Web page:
A special concern is the number of churches that are along this corridor. They’re concerned about their congregation and their ability to park. And there’s also this concern about safety. Basically people kept saying at the meeting, you have to get out of your car in the middle of the street.

Continue reading Concerns from locals about protected lanes on the West Side boulevards

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Fall bike lane construction update

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A Marking Specialists work truck in the Marshall Boulevard bike lane it just helped create (they work on weekends, too!). 

Chicago Department of Transportation staff and its contractor Marking Specialists have been busy this summer and fall, striping miles of conventional, buffered, and separated bike lanes in Chicago. This post documents all of the new bike lanes we haven’t yet featured prominently, some of which are likely still under construction as the photos were taken between 1 and 4 weeks ago.

Sacramento Boulevard, 24th Boulevard, Marshall Boulevard

Still to come on this project through Little Village, Lawndale, North Lawndale: Douglas, Independence, and Hamlin Boulevards. It connects with a short, separated bike lane on Jackson Boulevard between Independence Boulevard and Central Park Avenue. The Central Park Avenue bike lane then connects north to separated bike lanes on Lake Street and Franklin Boulevard. Collectively these bike lanes are called “West Side Boulevards”. I like how this new separated bike lane “goes places”: through and to residential neighborhoods, past schools and parks.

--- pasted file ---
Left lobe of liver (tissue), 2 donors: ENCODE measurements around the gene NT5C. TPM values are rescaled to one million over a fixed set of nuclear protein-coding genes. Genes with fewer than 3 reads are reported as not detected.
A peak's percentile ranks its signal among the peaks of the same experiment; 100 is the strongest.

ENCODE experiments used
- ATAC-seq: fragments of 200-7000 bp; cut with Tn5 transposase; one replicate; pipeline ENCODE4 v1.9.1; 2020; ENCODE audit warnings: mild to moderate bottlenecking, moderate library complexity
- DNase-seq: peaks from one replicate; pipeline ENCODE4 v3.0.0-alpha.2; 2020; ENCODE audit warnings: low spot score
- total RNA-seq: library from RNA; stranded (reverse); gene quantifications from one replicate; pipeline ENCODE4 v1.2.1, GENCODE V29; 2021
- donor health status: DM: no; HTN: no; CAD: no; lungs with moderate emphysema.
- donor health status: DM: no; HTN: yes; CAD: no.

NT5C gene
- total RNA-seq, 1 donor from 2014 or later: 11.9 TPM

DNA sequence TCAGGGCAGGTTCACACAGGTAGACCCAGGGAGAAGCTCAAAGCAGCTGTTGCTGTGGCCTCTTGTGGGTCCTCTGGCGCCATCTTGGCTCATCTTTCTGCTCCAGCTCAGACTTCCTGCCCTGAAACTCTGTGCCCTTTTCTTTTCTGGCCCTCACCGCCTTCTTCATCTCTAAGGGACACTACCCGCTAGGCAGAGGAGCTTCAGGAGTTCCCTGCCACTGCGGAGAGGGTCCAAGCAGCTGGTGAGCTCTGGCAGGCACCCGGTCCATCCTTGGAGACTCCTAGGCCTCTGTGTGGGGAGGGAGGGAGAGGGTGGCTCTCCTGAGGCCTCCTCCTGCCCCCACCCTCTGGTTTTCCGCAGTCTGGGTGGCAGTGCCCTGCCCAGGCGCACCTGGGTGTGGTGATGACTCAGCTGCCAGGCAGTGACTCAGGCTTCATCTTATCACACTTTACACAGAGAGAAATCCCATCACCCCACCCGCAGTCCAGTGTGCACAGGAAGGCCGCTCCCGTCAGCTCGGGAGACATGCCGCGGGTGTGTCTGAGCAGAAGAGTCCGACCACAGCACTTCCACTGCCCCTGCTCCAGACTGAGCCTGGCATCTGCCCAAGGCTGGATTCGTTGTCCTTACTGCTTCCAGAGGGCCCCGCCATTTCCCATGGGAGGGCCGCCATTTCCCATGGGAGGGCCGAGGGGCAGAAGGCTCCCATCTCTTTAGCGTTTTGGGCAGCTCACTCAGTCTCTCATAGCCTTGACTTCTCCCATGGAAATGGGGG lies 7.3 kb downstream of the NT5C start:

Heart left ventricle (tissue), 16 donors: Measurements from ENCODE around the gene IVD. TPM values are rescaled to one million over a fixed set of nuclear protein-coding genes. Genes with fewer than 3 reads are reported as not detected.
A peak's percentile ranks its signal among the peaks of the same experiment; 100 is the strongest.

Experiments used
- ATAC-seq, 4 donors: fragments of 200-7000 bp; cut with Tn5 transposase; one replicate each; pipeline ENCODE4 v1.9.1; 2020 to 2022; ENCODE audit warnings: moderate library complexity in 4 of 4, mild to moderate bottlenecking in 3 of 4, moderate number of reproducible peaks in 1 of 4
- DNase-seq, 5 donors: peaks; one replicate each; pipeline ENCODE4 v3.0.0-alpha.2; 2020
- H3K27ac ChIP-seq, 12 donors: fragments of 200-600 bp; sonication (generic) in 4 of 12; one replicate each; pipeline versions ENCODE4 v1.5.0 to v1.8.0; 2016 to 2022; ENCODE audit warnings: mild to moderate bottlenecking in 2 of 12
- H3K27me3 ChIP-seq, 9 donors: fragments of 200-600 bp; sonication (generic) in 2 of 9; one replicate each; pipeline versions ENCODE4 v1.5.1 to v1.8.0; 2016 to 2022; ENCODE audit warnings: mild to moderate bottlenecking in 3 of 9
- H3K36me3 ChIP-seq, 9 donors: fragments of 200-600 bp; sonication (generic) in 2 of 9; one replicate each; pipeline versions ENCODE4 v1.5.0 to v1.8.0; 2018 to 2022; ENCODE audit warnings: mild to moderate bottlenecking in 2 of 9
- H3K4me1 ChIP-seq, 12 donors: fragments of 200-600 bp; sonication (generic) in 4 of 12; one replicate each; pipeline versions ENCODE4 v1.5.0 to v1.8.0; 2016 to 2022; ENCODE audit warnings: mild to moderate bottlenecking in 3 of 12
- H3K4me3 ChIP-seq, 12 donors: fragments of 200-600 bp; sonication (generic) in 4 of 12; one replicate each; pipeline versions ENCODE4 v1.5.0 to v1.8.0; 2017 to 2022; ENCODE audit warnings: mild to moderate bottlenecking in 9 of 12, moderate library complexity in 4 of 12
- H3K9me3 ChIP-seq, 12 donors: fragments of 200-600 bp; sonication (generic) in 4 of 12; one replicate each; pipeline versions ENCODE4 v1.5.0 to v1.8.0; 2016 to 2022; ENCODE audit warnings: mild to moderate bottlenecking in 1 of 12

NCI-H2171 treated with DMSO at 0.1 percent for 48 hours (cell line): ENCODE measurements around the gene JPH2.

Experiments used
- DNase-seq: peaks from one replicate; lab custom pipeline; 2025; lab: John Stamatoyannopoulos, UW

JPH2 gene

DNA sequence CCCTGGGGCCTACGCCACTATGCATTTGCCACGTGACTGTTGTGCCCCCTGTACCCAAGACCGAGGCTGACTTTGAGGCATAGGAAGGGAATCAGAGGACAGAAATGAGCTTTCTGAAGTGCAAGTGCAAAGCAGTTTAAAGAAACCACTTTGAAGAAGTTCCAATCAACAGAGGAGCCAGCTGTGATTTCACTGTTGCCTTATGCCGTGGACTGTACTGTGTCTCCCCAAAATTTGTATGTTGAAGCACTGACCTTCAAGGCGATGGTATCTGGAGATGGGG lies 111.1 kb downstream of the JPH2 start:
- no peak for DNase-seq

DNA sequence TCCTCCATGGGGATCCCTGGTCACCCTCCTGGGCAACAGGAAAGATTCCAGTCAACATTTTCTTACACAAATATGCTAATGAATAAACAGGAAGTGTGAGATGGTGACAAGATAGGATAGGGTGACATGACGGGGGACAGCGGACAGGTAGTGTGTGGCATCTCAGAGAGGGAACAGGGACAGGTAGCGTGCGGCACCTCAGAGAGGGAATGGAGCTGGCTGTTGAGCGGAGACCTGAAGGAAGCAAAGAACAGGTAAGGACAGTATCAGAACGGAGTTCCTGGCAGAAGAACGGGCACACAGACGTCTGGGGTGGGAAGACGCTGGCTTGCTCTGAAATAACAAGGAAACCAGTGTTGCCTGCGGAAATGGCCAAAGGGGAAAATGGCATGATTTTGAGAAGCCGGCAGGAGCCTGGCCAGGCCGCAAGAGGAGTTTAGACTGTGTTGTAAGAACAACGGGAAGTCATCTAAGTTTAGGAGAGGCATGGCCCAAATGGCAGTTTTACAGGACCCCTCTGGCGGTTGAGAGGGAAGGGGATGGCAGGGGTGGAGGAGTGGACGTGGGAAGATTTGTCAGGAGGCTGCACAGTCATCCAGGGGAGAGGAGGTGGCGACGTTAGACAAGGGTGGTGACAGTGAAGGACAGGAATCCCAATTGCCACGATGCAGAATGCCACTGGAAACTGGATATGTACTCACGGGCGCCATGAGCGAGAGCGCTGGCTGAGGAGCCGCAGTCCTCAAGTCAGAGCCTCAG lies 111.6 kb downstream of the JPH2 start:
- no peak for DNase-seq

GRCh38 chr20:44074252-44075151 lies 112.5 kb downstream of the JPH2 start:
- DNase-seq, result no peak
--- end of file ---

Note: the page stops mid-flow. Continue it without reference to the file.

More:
People parked their cars in the bike lane, which we’ve found to be typical for under-construction separated bike lanes. The pavement quality issues that Franklin Boulevard suffers from are present on this project as well, in multiple locations (there’s a small bush growing in the bike lane a few feet before your reach a large pothole). I look forward to seeing the ultimate design created at the intersections and high-speed curves in Douglas Park and the pavement issues corrected. This project is likely still under construction.